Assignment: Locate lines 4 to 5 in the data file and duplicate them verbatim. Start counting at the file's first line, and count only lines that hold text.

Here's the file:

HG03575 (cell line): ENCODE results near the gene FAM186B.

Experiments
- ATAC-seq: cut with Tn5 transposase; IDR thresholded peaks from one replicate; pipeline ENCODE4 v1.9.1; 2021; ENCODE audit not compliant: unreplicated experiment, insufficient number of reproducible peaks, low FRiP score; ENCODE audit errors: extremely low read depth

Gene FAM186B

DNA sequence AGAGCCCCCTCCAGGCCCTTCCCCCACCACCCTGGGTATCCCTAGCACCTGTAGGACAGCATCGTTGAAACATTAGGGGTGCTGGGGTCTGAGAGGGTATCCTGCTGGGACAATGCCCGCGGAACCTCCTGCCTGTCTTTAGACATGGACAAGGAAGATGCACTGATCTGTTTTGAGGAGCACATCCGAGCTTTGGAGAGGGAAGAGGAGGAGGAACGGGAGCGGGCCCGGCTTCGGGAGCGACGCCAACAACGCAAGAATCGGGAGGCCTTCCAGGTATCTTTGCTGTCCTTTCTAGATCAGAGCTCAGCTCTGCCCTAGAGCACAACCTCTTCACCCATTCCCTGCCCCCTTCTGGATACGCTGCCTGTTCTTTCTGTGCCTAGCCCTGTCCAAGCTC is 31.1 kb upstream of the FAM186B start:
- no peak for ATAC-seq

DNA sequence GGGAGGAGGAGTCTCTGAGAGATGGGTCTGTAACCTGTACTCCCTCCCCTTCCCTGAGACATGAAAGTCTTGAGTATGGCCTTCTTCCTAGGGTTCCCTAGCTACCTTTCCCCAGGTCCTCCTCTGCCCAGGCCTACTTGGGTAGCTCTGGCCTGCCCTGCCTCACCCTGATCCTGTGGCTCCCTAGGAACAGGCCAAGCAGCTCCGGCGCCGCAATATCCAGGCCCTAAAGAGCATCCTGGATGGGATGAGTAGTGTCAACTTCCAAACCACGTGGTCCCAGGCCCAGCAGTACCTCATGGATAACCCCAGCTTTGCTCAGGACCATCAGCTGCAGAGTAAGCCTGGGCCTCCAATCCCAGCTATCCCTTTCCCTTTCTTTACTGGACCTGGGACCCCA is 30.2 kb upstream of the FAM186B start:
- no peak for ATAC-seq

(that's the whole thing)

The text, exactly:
Gene FAM186B

DNA sequence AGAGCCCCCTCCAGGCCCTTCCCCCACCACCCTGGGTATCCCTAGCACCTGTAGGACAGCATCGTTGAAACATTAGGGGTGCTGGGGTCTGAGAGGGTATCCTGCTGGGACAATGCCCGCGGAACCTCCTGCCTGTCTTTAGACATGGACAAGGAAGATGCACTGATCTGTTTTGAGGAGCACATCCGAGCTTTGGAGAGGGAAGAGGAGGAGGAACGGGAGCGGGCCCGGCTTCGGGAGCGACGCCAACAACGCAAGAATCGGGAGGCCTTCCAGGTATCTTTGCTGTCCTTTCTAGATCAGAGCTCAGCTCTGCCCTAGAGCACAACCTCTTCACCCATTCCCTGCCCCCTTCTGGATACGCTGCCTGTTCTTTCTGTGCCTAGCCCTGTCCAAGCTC is 31.1 kb upstream of the FAM186B start: